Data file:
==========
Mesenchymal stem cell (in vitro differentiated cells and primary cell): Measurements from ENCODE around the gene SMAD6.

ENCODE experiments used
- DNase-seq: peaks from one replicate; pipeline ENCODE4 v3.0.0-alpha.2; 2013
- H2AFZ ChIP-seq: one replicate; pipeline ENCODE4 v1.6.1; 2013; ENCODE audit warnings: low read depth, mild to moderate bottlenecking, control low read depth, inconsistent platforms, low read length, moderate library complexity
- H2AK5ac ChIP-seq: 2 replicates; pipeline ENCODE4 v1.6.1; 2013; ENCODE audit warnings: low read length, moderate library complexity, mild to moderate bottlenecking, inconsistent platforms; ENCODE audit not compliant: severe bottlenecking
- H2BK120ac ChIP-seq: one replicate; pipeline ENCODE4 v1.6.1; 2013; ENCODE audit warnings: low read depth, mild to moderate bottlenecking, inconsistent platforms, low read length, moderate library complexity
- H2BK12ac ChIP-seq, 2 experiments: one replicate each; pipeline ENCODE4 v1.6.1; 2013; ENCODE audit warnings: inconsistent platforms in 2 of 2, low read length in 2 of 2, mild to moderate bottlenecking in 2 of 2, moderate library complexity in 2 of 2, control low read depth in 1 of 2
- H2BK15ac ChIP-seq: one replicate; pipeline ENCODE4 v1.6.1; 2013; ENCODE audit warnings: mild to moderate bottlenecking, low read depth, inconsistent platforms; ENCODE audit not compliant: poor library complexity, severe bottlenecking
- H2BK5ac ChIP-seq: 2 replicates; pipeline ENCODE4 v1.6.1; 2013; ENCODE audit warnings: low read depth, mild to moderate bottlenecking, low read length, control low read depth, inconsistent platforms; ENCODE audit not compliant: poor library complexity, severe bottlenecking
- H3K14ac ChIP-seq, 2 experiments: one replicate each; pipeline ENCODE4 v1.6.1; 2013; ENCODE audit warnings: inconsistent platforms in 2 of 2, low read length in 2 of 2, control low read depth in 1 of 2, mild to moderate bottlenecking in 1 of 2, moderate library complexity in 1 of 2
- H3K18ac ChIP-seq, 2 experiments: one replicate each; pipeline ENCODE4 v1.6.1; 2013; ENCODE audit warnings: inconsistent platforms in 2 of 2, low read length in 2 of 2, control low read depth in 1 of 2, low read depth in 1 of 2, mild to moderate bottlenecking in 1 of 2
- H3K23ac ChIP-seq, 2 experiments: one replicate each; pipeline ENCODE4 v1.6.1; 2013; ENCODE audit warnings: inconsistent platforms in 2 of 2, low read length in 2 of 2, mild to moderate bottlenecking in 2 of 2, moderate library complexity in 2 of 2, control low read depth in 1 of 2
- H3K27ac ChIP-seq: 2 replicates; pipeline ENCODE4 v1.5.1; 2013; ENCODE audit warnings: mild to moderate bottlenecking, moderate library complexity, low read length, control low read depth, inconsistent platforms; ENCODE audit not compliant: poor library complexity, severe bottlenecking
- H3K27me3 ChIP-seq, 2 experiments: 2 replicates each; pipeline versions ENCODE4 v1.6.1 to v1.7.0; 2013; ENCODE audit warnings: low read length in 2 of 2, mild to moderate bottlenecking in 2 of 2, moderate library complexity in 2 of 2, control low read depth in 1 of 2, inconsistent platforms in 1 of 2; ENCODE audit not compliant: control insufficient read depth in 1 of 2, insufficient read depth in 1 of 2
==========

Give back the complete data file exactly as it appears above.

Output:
Mesenchymal stem cell (in vitro differentiated cells and primary cell): Measurements from ENCODE around the gene SMAD6.

ENCODE experiments used
- DNase-seq: peaks from one replicate; pipeline ENCODE4 v3.0.0-alpha.2; 2013
- H2AFZ ChIP-seq: one replicate; pipeline ENCODE4 v1.6.1; 2013; ENCODE audit warnings: low read depth, mild to moderate bottlenecking, control low read depth, inconsistent platforms, low read length, moderate library complexity
- H2AK5ac ChIP-seq: 2 replicates; pipeline ENCODE4 v1.6.1; 2013; ENCODE audit warnings: low read length, moderate library complexity, mild to moderate bottlenecking, inconsistent platforms; ENCODE audit not compliant: severe bottlenecking
- H2BK120ac ChIP-seq: one replicate; pipeline ENCODE4 v1.6.1; 2013; ENCODE audit warnings: low read depth, mild to moderate bottlenecking, inconsistent platforms, low read length, moderate library complexity
- H2BK12ac ChIP-seq, 2 experiments: one replicate each; pipeline ENCODE4 v1.6.1; 2013; ENCODE audit warnings: inconsistent platforms in 2 of 2, low read length in 2 of 2, mild to moderate bottlenecking in 2 of 2, moderate library complexity in 2 of 2, control low read depth in 1 of 2
- H2BK15ac ChIP-seq: one replicate; pipeline ENCODE4 v1.6.1; 2013; ENCODE audit warnings: mild to moderate bottlenecking, low read depth, inconsistent platforms; ENCODE audit not compliant: poor library complexity, severe bottlenecking
- H2BK5ac ChIP-seq: 2 replicates; pipeline ENCODE4 v1.6.1; 2013; ENCODE audit warnings: low read depth, mild to moderate bottlenecking, low read length, control low read depth, inconsistent platforms; ENCODE audit not compliant: poor library complexity, severe bottlenecking
- H3K14ac ChIP-seq, 2 experiments: one replicate each; pipeline ENCODE4 v1.6.1; 2013; ENCODE audit warnings: inconsistent platforms in 2 of 2, low read length in 2 of 2, control low read depth in 1 of 2, mild to moderate bottlenecking in 1 of 2, moderate library complexity in 1 of 2
- H3K18ac ChIP-seq, 2 experiments: one replicate each; pipeline ENCODE4 v1.6.1; 2013; ENCODE audit warnings: inconsistent platforms in 2 of 2, low read length in 2 of 2, control low read depth in 1 of 2, low read depth in 1 of 2, mild to moderate bottlenecking in 1 of 2
- H3K23ac ChIP-seq, 2 experiments: one replicate each; pipeline ENCODE4 v1.6.1; 2013; ENCODE audit warnings: inconsistent platforms in 2 of 2, low read length in 2 of 2, mild to moderate bottlenecking in 2 of 2, moderate library complexity in 2 of 2, control low read depth in 1 of 2
- H3K27ac ChIP-seq: 2 replicates; pipeline ENCODE4 v1.5.1; 2013; ENCODE audit warnings: mild to moderate bottlenecking, moderate library complexity, low read length, control low read depth, inconsistent platforms; ENCODE audit not compliant: poor library complexity, severe bottlenecking
- H3K27me3 ChIP-seq, 2 experiments: 2 replicates each; pipeline versions ENCODE4 v1.6.1 to v1.7.0; 2013; ENCODE audit warnings: low read length in 2 of 2, mild to moderate bottlenecking in 2 of 2, moderate library complexity in 2 of 2, control low read depth in 1 of 2, inconsistent platforms in 1 of 2; ENCODE audit not compliant: control insufficient read depth in 1 of 2, insufficient read depth in 1 of 2